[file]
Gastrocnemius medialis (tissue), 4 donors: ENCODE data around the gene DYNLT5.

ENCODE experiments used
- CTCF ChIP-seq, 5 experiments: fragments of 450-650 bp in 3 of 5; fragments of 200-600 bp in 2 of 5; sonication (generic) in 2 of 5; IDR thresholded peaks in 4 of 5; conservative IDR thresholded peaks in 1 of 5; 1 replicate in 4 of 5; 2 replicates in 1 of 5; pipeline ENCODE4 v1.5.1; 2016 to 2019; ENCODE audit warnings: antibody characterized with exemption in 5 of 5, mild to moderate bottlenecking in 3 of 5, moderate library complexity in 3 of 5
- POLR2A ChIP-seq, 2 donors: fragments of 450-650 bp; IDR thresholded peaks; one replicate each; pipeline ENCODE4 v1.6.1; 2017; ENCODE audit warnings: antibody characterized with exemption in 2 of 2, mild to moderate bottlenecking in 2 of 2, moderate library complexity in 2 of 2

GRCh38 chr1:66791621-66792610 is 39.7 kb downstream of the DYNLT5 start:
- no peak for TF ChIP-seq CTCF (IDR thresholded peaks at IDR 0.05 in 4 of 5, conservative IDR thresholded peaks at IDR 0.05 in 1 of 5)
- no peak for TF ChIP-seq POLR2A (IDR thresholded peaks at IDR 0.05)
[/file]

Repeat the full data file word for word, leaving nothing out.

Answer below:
Gastrocnemius medialis (tissue), 4 donors: ENCODE data around the gene DYNLT5.

ENCODE experiments used
- CTCF ChIP-seq, 5 experiments: fragments of 450-650 bp in 3 of 5; fragments of 200-600 bp in 2 of 5; sonication (generic) in 2 of 5; IDR thresholded peaks in 4 of 5; conservative IDR thresholded peaks in 1 of 5; 1 replicate in 4 of 5; 2 replicates in 1 of 5; pipeline ENCODE4 v1.5.1; 2016 to 2019; ENCODE audit warnings: antibody characterized with exemption in 5 of 5, mild to moderate bottlenecking in 3 of 5, moderate library complexity in 3 of 5
- POLR2A ChIP-seq, 2 donors: fragments of 450-650 bp; IDR thresholded peaks; one replicate each; pipeline ENCODE4 v1.6.1; 2017; ENCODE audit warnings: antibody characterized with exemption in 2 of 2, mild to moderate bottlenecking in 2 of 2, moderate library complexity in 2 of 2

GRCh38 chr1:66791621-66792610 is 39.7 kb downstream of the DYNLT5 start:
- no peak for TF ChIP-seq CTCF (IDR thresholded peaks at IDR 0.05 in 4 of 5, conservative IDR thresholded peaks at IDR 0.05 in 1 of 5)
- no peak for TF ChIP-seq POLR2A (IDR thresholded peaks at IDR 0.05)